Take the 2-minute tour ×
Stack Overflow is a question and answer site for professional and enthusiast programmers. It's 100% free, no registration required.

I am learning JavaScript and something I cannot understand at the moment is this example below. Using in to check if an item exist in the Object on the right side.

This code will merge user options into default options.

What is confusing to me is the i is not defined anywhere, so how does it know what i is?
If I print out i inside of the for block, it lists every option of my object.

I have read MDN's article about the in operator but it does not explain this handling of an undefined variable.

var i;
for(i in options) {
  if(i in this.options) {
    this.options[i] = options[i];
  } else {
    throw new Error("Notice doesn't support option: " + i);
  }
}
share|improve this question
add comment

2 Answers

up vote 2 down vote accepted

There are two different kinds of "in":

The first in in your code is not the in operator. It is a For ... in loop which iterates through the keys of an object assigning each key to the variable which in this case is i.

The second in in your code is the oner that you have already read the docs for. An operator which returns true or false.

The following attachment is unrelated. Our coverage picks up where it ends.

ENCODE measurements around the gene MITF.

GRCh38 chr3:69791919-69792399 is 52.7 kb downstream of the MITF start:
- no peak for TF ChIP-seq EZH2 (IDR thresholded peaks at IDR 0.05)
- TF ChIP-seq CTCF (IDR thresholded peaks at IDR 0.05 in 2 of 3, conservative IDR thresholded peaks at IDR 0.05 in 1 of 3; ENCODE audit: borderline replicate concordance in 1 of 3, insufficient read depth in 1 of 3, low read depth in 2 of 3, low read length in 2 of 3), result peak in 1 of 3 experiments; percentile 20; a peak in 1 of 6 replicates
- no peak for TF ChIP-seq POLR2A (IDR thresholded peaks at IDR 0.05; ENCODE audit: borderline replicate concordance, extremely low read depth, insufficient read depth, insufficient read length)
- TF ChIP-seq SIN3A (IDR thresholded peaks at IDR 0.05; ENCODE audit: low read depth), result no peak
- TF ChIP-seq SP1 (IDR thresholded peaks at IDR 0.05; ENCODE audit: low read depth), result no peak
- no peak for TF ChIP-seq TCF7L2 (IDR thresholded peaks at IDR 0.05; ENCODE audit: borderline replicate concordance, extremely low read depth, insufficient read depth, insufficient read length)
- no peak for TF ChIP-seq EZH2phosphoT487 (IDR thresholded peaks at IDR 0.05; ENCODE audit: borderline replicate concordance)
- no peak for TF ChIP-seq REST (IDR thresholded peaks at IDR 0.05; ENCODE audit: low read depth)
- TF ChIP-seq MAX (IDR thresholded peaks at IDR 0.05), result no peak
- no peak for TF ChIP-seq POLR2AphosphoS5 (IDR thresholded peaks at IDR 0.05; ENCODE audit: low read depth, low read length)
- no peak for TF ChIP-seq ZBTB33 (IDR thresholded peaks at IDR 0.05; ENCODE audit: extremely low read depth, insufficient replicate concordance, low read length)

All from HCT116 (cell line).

Note: Unless you have var i earlier in that function scope, you are declaring a global variable i by leaving out the var keyword in your loop. You most likely want:

for(var i in options){
share|improve this answer
    
Thanks for clarifying, I actually do have it set as var i; at the top of my app but based on the in documentation I couldn't figure out where the values for it were coming from. The For in was the ticket, thanks –  jasondavis Apr 14 '13 at 6:53
    
+1 because I didn't realize he was using a different in operator and so my answer missed the relevant point. –  Jeremy Banks Apr 14 '13 at 6:57
    
@jasondavis You're welcome :) –  Paulpro Apr 14 '13 at 6:57
add comment

What is confusing to me is the i is not defined anywhere, so how does it know what i is?

well you can do something like this

for(var i in options) {
  if(i in this.options) {
    this.options[i] = options[i];
  } else {
    throw new Error("Notice doesn't support option: " + i);
  }
}

now its being defined.

to explain it more further

for(<variable to hold the value on every loop> in <collection>)

The JavaScript for/in statement loops through the properties of an object

share|improve this answer
add comment

Your Answer

 
discard

By posting your answer, you agree to the privacy policy and terms of service.

Not the answer you're looking for? Browse other questions tagged or ask your own question.